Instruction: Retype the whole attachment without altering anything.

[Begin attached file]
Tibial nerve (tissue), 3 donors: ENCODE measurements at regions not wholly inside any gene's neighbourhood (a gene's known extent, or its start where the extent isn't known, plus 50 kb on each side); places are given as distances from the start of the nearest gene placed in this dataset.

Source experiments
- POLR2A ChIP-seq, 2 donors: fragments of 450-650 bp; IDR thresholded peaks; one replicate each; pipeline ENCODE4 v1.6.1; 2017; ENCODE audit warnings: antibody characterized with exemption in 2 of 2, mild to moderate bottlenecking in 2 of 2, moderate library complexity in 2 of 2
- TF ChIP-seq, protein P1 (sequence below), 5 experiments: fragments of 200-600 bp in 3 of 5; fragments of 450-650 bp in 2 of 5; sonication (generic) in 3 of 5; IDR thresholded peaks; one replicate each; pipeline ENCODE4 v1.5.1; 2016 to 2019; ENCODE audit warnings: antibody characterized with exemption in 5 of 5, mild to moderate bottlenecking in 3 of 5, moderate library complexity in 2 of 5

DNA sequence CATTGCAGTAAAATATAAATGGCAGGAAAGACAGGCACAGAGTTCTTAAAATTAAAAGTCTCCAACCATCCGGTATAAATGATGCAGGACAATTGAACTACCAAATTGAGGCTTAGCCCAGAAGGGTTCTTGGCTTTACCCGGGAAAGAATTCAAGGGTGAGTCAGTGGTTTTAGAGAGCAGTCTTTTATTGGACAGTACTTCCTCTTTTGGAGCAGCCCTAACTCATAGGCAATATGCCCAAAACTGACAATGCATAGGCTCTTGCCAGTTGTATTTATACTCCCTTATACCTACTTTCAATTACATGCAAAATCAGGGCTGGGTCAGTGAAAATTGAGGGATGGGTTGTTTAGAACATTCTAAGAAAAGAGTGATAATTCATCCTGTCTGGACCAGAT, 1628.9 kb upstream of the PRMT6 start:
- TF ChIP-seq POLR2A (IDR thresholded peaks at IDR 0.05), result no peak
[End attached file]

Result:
Tibial nerve (tissue), 3 donors: ENCODE measurements at regions not wholly inside any gene's neighbourhood (a gene's known extent, or its start where the extent isn't known, plus 50 kb on each side); places are given as distances from the start of the nearest gene placed in this dataset.

Source experiments
- POLR2A ChIP-seq, 2 donors: fragments of 450-650 bp; IDR thresholded peaks; one replicate each; pipeline ENCODE4 v1.6.1; 2017; ENCODE audit warnings: antibody characterized with exemption in 2 of 2, mild to moderate bottlenecking in 2 of 2, moderate library complexity in 2 of 2
- TF ChIP-seq, protein P1 (sequence below), 5 experiments: fragments of 200-600 bp in 3 of 5; fragments of 450-650 bp in 2 of 5; sonication (generic) in 3 of 5; IDR thresholded peaks; one replicate each; pipeline ENCODE4 v1.5.1; 2016 to 2019; ENCODE audit warnings: antibody characterized with exemption in 5 of 5, mild to moderate bottlenecking in 3 of 5, moderate library complexity in 2 of 5

DNA sequence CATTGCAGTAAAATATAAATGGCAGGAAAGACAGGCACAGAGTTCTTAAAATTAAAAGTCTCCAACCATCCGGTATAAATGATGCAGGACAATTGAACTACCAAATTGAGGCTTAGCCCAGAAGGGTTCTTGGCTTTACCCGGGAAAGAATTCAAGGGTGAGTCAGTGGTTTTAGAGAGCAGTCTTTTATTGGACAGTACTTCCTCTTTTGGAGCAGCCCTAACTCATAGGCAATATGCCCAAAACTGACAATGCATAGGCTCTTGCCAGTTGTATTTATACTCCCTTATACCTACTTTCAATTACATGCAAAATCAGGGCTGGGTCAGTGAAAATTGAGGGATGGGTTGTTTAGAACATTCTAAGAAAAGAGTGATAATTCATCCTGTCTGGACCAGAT, 1628.9 kb upstream of the PRMT6 start:
- TF ChIP-seq POLR2A (IDR thresholded peaks at IDR 0.05), result no peak